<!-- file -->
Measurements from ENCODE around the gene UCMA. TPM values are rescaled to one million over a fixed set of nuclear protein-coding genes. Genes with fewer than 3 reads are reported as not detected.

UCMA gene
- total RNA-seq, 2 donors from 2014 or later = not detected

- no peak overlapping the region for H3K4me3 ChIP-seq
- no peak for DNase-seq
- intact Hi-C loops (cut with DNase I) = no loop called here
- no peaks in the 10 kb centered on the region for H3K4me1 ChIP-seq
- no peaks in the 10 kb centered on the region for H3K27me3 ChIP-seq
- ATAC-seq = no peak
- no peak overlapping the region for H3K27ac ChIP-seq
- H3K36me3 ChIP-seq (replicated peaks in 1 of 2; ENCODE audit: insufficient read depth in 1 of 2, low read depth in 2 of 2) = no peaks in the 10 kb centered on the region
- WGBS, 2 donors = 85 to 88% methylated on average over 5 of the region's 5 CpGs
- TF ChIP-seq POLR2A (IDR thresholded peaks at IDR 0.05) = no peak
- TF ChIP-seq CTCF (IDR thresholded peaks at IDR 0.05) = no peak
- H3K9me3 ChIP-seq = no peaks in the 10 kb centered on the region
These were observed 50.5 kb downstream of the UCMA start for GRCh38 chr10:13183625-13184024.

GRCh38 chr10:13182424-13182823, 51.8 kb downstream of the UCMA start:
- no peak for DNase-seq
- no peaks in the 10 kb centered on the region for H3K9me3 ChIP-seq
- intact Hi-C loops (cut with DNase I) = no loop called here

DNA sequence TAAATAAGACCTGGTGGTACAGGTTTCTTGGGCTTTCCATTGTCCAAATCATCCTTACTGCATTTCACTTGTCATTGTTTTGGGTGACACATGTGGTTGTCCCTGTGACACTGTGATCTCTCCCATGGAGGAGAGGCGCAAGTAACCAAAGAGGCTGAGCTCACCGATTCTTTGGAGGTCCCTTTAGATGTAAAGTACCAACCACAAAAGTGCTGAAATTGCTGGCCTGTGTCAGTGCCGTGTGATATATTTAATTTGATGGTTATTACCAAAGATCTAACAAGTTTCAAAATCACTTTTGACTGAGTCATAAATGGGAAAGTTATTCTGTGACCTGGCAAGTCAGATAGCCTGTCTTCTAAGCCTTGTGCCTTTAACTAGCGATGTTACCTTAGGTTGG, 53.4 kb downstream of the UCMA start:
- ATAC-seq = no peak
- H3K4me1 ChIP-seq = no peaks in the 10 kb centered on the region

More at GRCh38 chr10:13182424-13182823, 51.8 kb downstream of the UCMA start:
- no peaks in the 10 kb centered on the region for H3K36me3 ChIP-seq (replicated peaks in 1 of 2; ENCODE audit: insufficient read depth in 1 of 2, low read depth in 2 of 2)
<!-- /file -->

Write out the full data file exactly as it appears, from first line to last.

Measurements from ENCODE around the gene UCMA. TPM values are rescaled to one million over a fixed set of nuclear protein-coding genes. Genes with fewer than 3 reads are reported as not detected.

UCMA gene
- total RNA-seq, 2 donors from 2014 or later = not detected

- no peak overlapping the region for H3K4me3 ChIP-seq
- no peak for DNase-seq
- intact Hi-C loops (cut with DNase I) = no loop called here
- no peaks in the 10 kb centered on the region for H3K4me1 ChIP-seq
- no peaks in the 10 kb centered on the region for H3K27me3 ChIP-seq
- ATAC-seq = no peak
- no peak overlapping the region for H3K27ac ChIP-seq
- H3K36me3 ChIP-seq (replicated peaks in 1 of 2; ENCODE audit: insufficient read depth in 1 of 2, low read depth in 2 of 2) = no peaks in the 10 kb centered on the region
- WGBS, 2 donors = 85 to 88% methylated on average over 5 of the region's 5 CpGs
- TF ChIP-seq POLR2A (IDR thresholded peaks at IDR 0.05) = no peak
- TF ChIP-seq CTCF (IDR thresholded peaks at IDR 0.05) = no peak
- H3K9me3 ChIP-seq = no peaks in the 10 kb centered on the region
These were observed 50.5 kb downstream of the UCMA start for GRCh38 chr10:13183625-13184024.

GRCh38 chr10:13182424-13182823, 51.8 kb downstream of the UCMA start:
- no peak for DNase-seq
- no peaks in the 10 kb centered on the region for H3K9me3 ChIP-seq
- intact Hi-C loops (cut with DNase I) = no loop called here

DNA sequence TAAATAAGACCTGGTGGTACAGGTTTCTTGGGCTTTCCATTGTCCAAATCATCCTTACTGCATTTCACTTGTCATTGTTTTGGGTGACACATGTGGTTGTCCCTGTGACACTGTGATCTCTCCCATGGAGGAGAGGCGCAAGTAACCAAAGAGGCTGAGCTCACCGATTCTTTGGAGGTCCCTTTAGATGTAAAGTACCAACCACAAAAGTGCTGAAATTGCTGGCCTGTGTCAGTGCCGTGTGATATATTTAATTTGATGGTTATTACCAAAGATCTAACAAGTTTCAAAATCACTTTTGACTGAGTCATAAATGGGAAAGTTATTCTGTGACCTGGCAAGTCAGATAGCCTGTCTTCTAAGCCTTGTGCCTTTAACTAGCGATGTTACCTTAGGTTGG, 53.4 kb downstream of the UCMA start:
- ATAC-seq = no peak
- H3K4me1 ChIP-seq = no peaks in the 10 kb centered on the region

More at GRCh38 chr10:13182424-13182823, 51.8 kb downstream of the UCMA start:
- no peaks in the 10 kb centered on the region for H3K36me3 ChIP-seq (replicated peaks in 1 of 2; ENCODE audit: insufficient read depth in 1 of 2, low read depth in 2 of 2)